We regularly hear well-deserved praise for blockchain technology. Indeed, this new technology has the potential to do amazing things. It offers new opportunities in many industries, far beyond the cryptocurrency universe. However, to fully understand a technology, it is also necessary to know its limits, boundaries, what it cannot do …
In 1991, Stuart Haber and W. Scott Stornetta first came up with the concept of Blockchain. They were two researchers looking for a new system that would allow the non-falsification of document timestamps. Therefore, they conducted the first scientific study on cryptographically secure blockchains. The first concrete application of this concept dates back to 2008 with the Bitcoin blockchain by a person (or team) known as Satoshi Nakamoto.
The blockchain (or blockchain) is a technology that allows this shop and of transmit information in a sense transparent, safe (using cryptographic processes that prevent them from being modified afterwards), disintermediate And decentralized (it is not hosted by a single server). We can relate the blockchain with a gigantic database containing the history of all the exchanges made between its users since its creation. Concretely, the blockchain is used for transfer of assets (cryptocurrencies, stocks, shares, etc.), traceability (activities, products), alautomatic execution of contracts (They smart contracts). However, to truly understand the concept of blockchain, it is important to understand what it cannot do …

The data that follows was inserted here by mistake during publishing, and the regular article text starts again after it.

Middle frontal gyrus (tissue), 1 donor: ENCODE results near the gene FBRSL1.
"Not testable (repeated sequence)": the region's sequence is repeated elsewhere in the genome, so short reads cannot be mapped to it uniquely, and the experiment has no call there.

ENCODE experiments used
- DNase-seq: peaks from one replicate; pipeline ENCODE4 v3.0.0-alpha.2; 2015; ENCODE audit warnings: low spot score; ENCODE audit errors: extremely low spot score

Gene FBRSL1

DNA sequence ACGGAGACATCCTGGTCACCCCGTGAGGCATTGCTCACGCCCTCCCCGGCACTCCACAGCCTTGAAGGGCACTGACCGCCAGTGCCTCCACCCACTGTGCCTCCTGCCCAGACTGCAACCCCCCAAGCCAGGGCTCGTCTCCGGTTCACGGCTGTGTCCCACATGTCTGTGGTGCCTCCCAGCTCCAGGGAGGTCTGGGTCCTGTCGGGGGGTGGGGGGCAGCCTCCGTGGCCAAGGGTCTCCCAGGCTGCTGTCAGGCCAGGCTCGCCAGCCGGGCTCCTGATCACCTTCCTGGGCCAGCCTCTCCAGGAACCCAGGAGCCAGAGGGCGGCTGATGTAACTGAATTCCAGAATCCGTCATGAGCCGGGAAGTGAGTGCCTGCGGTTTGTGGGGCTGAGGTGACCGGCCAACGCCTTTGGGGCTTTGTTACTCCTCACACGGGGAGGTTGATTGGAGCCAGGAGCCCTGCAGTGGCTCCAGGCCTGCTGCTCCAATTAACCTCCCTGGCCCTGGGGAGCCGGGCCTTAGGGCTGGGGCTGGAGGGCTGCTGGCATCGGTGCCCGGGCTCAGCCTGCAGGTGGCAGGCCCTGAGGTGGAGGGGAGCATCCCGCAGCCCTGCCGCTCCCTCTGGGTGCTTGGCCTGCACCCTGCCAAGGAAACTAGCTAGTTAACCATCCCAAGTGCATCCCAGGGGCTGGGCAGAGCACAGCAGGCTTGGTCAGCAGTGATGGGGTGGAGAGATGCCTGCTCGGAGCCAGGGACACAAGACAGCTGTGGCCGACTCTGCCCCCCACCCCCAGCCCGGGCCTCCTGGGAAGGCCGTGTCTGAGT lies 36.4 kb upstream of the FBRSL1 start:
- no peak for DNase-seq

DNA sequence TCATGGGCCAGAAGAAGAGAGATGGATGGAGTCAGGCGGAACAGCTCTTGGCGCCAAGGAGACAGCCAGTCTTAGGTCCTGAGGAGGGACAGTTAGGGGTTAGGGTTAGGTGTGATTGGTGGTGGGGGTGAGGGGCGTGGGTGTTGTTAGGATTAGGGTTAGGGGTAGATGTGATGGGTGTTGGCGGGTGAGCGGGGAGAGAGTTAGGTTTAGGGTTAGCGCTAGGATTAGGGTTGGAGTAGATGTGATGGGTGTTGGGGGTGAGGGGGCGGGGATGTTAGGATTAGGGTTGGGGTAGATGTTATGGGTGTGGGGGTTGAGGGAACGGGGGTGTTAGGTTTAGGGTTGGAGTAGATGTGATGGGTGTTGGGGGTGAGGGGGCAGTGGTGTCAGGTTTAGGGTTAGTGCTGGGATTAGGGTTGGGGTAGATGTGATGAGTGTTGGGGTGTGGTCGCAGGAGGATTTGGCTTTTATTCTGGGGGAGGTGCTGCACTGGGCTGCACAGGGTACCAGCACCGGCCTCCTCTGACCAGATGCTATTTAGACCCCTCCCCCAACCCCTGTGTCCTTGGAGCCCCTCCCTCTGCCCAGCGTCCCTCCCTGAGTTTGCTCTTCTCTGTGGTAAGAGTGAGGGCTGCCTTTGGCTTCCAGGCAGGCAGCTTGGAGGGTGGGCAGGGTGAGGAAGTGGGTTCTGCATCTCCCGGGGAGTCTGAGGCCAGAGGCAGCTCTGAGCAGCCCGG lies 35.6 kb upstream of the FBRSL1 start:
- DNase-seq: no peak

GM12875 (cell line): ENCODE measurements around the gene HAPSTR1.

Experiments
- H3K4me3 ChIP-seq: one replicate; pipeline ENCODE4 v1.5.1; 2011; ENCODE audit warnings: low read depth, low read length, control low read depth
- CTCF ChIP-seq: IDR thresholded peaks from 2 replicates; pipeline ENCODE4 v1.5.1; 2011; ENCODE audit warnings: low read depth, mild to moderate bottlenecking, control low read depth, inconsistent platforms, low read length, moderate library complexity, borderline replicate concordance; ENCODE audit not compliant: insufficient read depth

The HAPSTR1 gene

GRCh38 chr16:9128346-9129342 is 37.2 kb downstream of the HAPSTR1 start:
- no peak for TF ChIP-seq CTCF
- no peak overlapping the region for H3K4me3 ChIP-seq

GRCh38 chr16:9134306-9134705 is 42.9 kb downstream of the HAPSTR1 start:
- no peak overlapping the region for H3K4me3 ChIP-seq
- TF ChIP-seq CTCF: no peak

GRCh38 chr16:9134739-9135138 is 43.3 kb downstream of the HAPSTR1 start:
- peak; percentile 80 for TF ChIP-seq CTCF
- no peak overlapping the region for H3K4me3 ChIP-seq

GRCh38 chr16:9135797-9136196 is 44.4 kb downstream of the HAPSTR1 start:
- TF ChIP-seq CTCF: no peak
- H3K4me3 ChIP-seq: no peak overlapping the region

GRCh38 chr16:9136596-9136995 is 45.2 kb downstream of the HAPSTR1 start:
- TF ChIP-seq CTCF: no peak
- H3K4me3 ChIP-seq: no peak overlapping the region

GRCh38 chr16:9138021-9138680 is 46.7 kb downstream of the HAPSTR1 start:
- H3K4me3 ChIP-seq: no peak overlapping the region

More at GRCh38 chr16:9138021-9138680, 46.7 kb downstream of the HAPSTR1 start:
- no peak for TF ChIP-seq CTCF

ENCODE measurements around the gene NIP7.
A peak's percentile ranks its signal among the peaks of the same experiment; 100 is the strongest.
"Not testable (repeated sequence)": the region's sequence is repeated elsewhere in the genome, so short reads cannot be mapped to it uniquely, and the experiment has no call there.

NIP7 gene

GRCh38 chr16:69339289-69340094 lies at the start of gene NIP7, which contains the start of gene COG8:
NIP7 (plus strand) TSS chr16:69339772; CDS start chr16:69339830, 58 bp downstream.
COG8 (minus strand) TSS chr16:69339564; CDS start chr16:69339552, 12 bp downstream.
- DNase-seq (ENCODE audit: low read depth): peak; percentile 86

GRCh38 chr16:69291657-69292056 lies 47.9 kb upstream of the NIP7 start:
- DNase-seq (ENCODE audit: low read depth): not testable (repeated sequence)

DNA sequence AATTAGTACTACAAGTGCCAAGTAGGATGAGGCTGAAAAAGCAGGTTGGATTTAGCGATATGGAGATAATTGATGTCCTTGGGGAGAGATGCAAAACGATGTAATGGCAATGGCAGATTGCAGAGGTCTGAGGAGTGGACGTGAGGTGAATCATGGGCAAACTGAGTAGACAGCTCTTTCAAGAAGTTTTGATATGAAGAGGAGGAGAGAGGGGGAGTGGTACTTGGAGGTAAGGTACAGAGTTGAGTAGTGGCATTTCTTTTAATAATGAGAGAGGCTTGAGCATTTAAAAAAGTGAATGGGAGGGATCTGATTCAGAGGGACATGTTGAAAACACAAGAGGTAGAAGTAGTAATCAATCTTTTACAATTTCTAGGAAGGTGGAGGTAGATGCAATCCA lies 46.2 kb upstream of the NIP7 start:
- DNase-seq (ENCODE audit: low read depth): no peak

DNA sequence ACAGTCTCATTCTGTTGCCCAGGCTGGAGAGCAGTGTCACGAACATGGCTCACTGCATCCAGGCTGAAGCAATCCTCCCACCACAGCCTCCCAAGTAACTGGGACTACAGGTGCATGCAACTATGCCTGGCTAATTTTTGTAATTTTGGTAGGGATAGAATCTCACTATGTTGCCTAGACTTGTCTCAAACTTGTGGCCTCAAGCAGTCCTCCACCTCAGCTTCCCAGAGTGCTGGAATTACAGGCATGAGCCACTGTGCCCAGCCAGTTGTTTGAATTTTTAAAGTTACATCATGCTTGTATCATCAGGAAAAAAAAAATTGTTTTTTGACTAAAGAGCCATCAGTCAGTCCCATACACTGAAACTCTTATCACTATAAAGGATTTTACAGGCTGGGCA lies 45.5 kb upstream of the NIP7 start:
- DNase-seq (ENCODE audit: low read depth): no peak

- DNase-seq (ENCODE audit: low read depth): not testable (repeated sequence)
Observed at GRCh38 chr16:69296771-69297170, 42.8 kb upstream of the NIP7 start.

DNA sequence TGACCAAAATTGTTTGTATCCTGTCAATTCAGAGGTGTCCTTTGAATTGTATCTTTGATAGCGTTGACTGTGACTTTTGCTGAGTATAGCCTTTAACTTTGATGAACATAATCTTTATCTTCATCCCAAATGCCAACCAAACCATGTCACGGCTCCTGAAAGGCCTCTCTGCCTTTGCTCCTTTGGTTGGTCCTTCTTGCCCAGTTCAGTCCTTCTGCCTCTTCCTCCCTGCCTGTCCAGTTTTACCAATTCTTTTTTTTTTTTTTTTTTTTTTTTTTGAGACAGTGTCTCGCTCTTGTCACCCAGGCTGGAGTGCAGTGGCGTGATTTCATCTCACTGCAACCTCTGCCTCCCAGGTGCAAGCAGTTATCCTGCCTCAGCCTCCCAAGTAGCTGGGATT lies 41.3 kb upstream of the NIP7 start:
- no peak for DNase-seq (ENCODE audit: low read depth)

An example of last mile problem
To understand this concept of last mile problemwe can take the example cited in this article from theHarvard Business Review. Imagine a hospital ward decides to develop a system to track babies so they don’t get confused at birth. All parents fear that their newborn will be swapped for another during the transfer to the incubators. Although anecdotal and often never discovered, the cases are revealed every year. Therefore, tracing the children inside the hospital linked to the blockchain that keeps all the data in an immutable and immediately verifiable way seems to be an advantageous solution. However, this solution presents a major problem: the link between a blockchain entry (data) and a real child. How do you know which digital data is linked to which child? To do this, each child must be assigned a physical identifier linked to the blockchain (a kind of physical tag), or in a more futuristic world, a small chip linked to the digital record. This is where blockchain often fails! This limit has a name: the last mile problem “.